Ugg is getting a new look — and a familiar face to go with it.
This story first appeared in the August 5, 2015 issue of WWD. Subscribe Today.
For the first time in 37 years, the company is introducing a fresh take on its classic boot with a limited-edition collection, dubbed “Classic Luxe,” and Carolyn Murphy as its face.
Herself a California native, where the Deckers Brands-owned company was founded in 1978, Murphy is no stranger to its products. “I grew up with the brand, having lived in California for 10 years and surfing there, so we were given Ugg boots quite young,” she said. “My first pair was from my uncle when I was maybe eight, and they were the classic sandy-colored boots. My cousin and I both got a pair of my grandfather’s when he passed, which I know is a bit weird.”
The new collection is a far cry from those old styles, though. The Italian-made boots feature a sleeker silhouette with a slimmer, more-contoured construction than the classic iteration. Materials include goat suede and Merino Twinface, with a leather, logo-embossed heel and the signature sheepskin insole. The collection comes in two styles: the Abree, a sister to the traditional boot with a new zipper closure for a snugger fit, and the Karisa, an ankle boot done with tasseled fringe detailing. The Abree, which comes in tall and short heights and will retail for $295 and $250, respectively, comes in colors that include espresso, aubergine and rust, while the Karisa comes in tan and black and retails for $245. The collection will hit select North American Ugg stores, and the brand’s Web site, beginning on Aug. 6.
Murphy praised the new collection’s more refined style. “The great thing about this collection is that it will appeal to a huge age range, no matter what their lifestyle.” Case in point: her 14-year-old daughter Dylan has already borrowed the pair that Murphy took from the set.
She described the campaign shoot as “comfortable” — a trait evident by the images, which depict the model lounging barefaced in oversize sweaters and cozy jackets. Coincidentally, her other high-profile gig for fall — the Oscar de la Renta ready-to-wear campaign — also called for the au naturel look. “Maybe that’s what happens when you are fortysomething — they say you don’t need makeup,” she said.
Though she was discovered at the age of 15, Murphy is hesitant to let her daughter enter the modeling realm just yet. “She’s been approached a lot lately,” she said. “I told a magazine recently that I just don’t think she’s there, maturity-wise, so maybe come back to us in a few years.
“My daughter is 14, and Kate [Moss] started when she was 14, and then Amber [Valletta] and Shalom [Harlow]. My parents were stricter — I had to wait until I finished high school, and then I had to attempt college, which I did for a year. On a personal note, I would stave it off as long as I could for Dylan. That being said, if [Steven] Meisel called tomorrow and said he wanted to do a portrait of her, I don’t think I would say no, because I’m very close with him, and there’s a certain level of trust there.”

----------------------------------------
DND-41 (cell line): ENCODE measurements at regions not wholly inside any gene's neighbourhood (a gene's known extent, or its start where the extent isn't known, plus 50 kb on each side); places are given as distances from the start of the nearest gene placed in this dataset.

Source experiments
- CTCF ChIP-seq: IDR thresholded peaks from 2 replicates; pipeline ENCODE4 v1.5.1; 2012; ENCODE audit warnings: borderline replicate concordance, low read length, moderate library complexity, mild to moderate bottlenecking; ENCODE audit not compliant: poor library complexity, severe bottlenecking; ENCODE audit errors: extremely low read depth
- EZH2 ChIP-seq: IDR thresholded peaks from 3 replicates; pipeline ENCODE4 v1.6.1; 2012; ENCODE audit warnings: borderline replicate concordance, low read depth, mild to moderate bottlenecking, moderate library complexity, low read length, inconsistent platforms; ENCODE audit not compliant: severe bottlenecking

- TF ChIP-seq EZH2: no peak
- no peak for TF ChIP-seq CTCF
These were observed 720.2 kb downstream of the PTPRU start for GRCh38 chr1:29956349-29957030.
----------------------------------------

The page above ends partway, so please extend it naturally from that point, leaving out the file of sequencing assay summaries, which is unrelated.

Murphy notes an added pressure for younger models these days, particularly in the age of Twitter and Instagram. “I get in trouble for not being that active [on social media],” she admitted. “I do not have a lot of followers.”
The model has 122,000 followers on Instagram — not too shabby, but a far cry from the count of models du jour such as Karlie Kloss (2.9 million), Joan Smalls (1 million) or the reigning queen, Kendall Jenner (33 million), the latter two who also happen to share Murphy’s title as an Estée Lauder spokesmodel. “I find it painstaking at times to self-promote,” Murphy said. “It’s so different from the Nineties when it was very much about art and fashion and music and there was a real passion. Now it’s quite corporate, which is fine because at the end of the day we’re all creating and selling products — that’s our job. The self-promotion is what I have a problem with.”
So no selfies? “I get embarrassed,” she said. “If I post one selfie a week, I’m doing good, because with brands, that’s one of the first things they ask. They want to know how many followers you have. I hear this a lot from the younger models, because it’s really all they know. For those of us who are a little bit older, we have to figure it out.”
To her defense, Murphy has other things to worry about beyond finding the perfect iPhone lighting, including her position as women’s design director for Detroit-based leather goods and watch manufacturer Shinola. “My role at Shinola is something I would have never thought could happen,” she said. “Maybe I would have dreamt of having an actual job and a desk and a salary, which it has evolved into and is wonderful. Having a job where I actually have to think and sit on the creative side of things and have an opinion is really important.”